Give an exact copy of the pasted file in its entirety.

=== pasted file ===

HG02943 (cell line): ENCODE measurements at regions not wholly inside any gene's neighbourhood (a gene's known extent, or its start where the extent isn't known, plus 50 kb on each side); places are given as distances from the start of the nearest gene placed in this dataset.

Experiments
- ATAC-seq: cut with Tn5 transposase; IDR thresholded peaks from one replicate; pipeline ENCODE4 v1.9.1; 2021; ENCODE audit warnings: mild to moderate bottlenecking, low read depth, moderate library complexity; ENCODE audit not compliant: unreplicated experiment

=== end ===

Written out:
HG02943 (cell line): ENCODE measurements at regions not wholly inside any gene's neighbourhood (a gene's known extent, or its start where the extent isn't known, plus 50 kb on each side); places are given as distances from the start of the nearest gene placed in this dataset.

Experiments
- ATAC-seq: cut with Tn5 transposase; IDR thresholded peaks from one replicate; pipeline ENCODE4 v1.9.1; 2021; ENCODE audit warnings: mild to moderate bottlenecking, low read depth, moderate library complexity; ENCODE audit not compliant: unreplicated experiment